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Wolfowitz Salutes Military Health Care Providers

By Gerry J. Gilmore
American Forces Press Service

WASHINGTON, Jan. 26, 2005 – Deputy Defense Secretary Paul D. Wolfowitz today praised the worldwide efforts of military doctors, nurses, medics and other care providers, noting they are "maintaining the health and the effectiveness of America's defenders."

President Bush, Defense Secretary Donald H. Rumsfeld and the entire Defense Department "deeply appreciate the fantastic job that you're doing," Wolfowitz told attendees at the annual TRICARE Conference here.

And, in time of war, Wolfowitz noted, military health care providers help "to ensure the security and freedom of the American people."

Wolfowitz observed that military medical personnel have demanding jobs and are often deployed to dangerous environments to treat wounded troops. Stateside- based military medical personnel, he noted, also labor to guard the health of the families of deployed servicemembers.

Selfless service performed by armed services medical people "contributes to the morale and effectiveness of our service men and women," Wolfowitz said.

"Thanks to you," Wolfowitz told conference attendees, "our men and women serving on the front lines can go about their missions with the confidence that can only come from the knowledge that while they are deployed, the most dedicated medical team in the world is watching over their loved ones."

American military medicine has a long tradition of public service and altruism, Wolfowitz pointed out. Research performed by U.S. Army Dr. Walter Reed, he said, led to the eradication of yellow fever that had threatened both troops and civilian populations.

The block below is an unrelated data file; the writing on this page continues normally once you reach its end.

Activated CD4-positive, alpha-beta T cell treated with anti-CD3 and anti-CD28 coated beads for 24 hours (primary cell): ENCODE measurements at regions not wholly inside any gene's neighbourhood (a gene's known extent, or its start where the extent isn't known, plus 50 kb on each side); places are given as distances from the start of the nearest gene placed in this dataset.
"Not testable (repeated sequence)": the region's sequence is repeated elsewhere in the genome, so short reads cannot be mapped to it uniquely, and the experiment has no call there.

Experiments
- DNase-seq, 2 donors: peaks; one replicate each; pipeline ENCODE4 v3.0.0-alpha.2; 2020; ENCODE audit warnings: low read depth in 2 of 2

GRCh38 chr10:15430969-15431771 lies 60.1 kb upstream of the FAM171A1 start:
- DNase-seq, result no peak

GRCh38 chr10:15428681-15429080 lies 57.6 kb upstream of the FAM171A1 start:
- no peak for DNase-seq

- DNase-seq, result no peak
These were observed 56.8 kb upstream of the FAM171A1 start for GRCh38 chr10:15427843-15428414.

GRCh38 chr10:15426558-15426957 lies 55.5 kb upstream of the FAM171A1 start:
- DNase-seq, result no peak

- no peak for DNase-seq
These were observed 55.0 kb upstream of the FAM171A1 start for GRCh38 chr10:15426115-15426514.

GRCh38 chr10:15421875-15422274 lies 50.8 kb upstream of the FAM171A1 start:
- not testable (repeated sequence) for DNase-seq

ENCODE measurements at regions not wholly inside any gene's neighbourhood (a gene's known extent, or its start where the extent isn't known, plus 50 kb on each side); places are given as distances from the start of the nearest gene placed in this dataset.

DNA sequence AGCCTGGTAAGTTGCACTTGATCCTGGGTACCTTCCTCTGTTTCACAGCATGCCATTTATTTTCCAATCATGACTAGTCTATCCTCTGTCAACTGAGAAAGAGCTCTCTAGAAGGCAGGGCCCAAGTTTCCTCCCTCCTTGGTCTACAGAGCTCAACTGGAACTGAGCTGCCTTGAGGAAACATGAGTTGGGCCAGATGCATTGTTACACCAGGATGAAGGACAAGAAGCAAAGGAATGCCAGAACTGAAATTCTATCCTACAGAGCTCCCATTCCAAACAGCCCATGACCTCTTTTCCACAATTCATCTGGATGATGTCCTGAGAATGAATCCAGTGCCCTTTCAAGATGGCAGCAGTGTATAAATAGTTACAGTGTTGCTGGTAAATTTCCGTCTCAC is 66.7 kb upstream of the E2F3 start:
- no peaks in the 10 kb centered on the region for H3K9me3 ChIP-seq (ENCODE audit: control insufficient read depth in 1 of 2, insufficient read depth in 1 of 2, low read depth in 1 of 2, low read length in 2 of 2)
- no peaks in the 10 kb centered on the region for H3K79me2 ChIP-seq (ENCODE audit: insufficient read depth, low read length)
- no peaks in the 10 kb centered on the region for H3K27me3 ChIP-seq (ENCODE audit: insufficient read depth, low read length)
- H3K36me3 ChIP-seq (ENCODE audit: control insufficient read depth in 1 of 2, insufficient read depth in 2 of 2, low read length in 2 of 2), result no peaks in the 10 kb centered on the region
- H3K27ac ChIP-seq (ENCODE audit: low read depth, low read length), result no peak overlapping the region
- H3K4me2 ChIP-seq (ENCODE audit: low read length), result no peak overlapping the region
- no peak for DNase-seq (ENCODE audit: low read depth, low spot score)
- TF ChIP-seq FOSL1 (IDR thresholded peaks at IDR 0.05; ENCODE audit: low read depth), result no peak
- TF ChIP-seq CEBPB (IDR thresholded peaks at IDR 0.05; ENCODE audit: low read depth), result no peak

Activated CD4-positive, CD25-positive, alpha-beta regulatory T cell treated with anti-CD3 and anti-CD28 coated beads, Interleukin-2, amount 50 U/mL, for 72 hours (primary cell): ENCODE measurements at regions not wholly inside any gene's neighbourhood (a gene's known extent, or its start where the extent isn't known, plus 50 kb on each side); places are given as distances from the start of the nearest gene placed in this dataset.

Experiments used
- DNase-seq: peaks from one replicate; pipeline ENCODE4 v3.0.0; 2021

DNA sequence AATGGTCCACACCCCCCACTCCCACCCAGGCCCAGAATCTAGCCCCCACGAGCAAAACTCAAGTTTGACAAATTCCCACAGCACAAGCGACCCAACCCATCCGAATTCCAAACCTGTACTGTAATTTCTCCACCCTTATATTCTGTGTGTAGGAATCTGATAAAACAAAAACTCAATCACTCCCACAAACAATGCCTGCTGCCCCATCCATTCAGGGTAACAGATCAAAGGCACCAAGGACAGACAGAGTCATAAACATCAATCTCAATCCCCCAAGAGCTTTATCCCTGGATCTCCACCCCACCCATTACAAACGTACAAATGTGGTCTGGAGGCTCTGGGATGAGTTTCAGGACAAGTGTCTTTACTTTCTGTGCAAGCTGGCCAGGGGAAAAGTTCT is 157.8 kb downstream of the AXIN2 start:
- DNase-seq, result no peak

During World War II, he added, military researchers developed life-saving antibiotics like penicillin, as well as a vaccine against typhus. The U.S. military, Wolfowitz noted, also first isolated the virus that causes Asian influenza.

Having recently returned from a tour of regions ravaged by the Dec. 26 earthquake and tsunami, Wolfowitz attested to the efforts of U.S. military medical personnel who've been assisting stricken Indonesians and other peoples affected by the disaster.

"The help of U.S. armed forces is greatly appreciated," Wolfowitz pointed out, noting military medical professionals likely saved "tens of thousands of lives" in tsunami-ravaged areas.

Researchers like Navy Cmdrs. Marlene De Maio and Steve Parks and Army Col. Geoffrey Ling, all physicians, assisted in the development of improved body armor that's used today by American troops in Afghanistan and Iraq, Wolfowitz said. The new, more effective armor incorporates biomechanics research, the first time that was done in developing such gear, he noted, and has saved many troops' lives.

And, U.S. medical teams deployed to Afghanistan and Iraq, he said, "have raised battlefield medicine to a level beyond anything" that was imaginable before. He also praised the quality of military health care available for injured servicemembers at Landstuhl Regional Medical Center in Germany, at Walter Reed Army Medical Center here, and at the National Naval Medical Center at Bethesda, Md.

Wolfowitz acknowledged that even improved body armor couldn't protect troops against every wartime hazard. Yet, modern battlefield medicine that's practiced in Afghanistan and Iraq teamed with prompt evacuation of the wounded have resulted in "the lowest mortality rate ever seen in modern warfare," he said.

The reduced battle-death rate is due in large part to "the whole team of dedicated professionals" who serve in the military's medical-care community, he said.

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Biographies:
Deputy Defense Secretary Paul Wolfowitz


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